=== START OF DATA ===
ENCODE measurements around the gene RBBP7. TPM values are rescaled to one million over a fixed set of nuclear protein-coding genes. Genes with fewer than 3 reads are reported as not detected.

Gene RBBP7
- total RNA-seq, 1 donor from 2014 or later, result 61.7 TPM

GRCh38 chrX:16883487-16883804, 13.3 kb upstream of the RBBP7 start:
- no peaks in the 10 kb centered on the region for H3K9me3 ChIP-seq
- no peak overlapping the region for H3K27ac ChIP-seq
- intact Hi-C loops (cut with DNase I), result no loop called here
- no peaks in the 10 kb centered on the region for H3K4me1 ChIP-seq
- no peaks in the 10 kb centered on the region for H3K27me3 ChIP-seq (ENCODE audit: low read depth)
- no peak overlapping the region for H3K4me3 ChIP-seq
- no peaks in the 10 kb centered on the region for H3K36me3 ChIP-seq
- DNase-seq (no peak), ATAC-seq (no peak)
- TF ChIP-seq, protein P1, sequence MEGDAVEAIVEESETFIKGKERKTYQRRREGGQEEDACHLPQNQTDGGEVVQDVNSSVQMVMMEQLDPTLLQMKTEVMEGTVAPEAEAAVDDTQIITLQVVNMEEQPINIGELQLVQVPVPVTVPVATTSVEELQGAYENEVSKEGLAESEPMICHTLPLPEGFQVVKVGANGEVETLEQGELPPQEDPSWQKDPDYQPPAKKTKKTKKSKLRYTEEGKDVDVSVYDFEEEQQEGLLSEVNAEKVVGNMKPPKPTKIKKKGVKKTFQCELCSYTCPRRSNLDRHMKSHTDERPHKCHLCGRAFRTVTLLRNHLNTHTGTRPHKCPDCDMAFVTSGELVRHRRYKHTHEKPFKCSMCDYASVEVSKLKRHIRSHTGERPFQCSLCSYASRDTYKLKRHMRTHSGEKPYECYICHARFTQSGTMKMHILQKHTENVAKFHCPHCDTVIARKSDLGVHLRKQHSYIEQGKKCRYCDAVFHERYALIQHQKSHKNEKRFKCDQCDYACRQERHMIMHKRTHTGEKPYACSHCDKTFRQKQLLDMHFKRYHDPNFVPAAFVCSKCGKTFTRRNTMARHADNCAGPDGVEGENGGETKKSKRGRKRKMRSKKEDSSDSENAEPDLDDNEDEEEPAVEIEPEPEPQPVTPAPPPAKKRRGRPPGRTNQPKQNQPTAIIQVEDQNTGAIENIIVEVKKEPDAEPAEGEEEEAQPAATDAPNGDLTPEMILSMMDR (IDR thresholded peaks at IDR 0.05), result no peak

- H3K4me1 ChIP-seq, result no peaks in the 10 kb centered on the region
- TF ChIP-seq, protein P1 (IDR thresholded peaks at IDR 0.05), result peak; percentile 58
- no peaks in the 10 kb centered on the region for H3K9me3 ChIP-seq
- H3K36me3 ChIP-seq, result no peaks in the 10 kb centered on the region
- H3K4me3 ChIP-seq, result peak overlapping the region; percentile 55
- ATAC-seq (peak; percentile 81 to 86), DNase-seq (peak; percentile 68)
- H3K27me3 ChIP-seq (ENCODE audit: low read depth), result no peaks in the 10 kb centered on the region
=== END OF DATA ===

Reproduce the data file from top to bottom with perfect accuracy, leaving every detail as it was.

ENCODE measurements around the gene RBBP7. TPM values are rescaled to one million over a fixed set of nuclear protein-coding genes. Genes with fewer than 3 reads are reported as not detected.

Gene RBBP7
- total RNA-seq, 1 donor from 2014 or later, result 61.7 TPM

GRCh38 chrX:16883487-16883804, 13.3 kb upstream of the RBBP7 start:
- no peaks in the 10 kb centered on the region for H3K9me3 ChIP-seq
- no peak overlapping the region for H3K27ac ChIP-seq
- intact Hi-C loops (cut with DNase I), result no loop called here
- no peaks in the 10 kb centered on the region for H3K4me1 ChIP-seq
- no peaks in the 10 kb centered on the region for H3K27me3 ChIP-seq (ENCODE audit: low read depth)
- no peak overlapping the region for H3K4me3 ChIP-seq
- no peaks in the 10 kb centered on the region for H3K36me3 ChIP-seq
- DNase-seq (no peak), ATAC-seq (no peak)
- TF ChIP-seq, protein P1, sequence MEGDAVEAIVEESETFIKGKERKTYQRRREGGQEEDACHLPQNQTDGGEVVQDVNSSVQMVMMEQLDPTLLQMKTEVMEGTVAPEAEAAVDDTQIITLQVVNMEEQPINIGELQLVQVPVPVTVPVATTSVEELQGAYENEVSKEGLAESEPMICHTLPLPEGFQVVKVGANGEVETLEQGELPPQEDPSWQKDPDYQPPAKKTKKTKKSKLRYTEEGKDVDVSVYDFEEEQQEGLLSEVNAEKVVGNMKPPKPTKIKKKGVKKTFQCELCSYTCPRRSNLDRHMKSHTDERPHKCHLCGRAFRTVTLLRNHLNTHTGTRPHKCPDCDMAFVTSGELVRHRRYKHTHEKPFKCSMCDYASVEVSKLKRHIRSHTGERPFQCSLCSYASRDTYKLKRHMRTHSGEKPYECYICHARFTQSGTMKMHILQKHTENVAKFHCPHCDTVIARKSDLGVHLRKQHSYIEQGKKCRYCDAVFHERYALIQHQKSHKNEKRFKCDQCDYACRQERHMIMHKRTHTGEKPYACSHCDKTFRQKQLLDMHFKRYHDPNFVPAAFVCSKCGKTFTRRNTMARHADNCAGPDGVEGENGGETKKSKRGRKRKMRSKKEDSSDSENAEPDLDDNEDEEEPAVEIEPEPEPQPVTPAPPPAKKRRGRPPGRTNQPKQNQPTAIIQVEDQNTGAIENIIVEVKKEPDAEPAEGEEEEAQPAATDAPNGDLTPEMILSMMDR (IDR thresholded peaks at IDR 0.05), result no peak

- H3K4me1 ChIP-seq, result no peaks in the 10 kb centered on the region
- TF ChIP-seq, protein P1 (IDR thresholded peaks at IDR 0.05), result peak; percentile 58
- no peaks in the 10 kb centered on the region for H3K9me3 ChIP-seq
- H3K36me3 ChIP-seq, result no peaks in the 10 kb centered on the region
- H3K4me3 ChIP-seq, result peak overlapping the region; percentile 55
- ATAC-seq (peak; percentile 81 to 86), DNase-seq (peak; percentile 68)
- H3K27me3 ChIP-seq (ENCODE audit: low read depth), result no peaks in the 10 kb centered on the region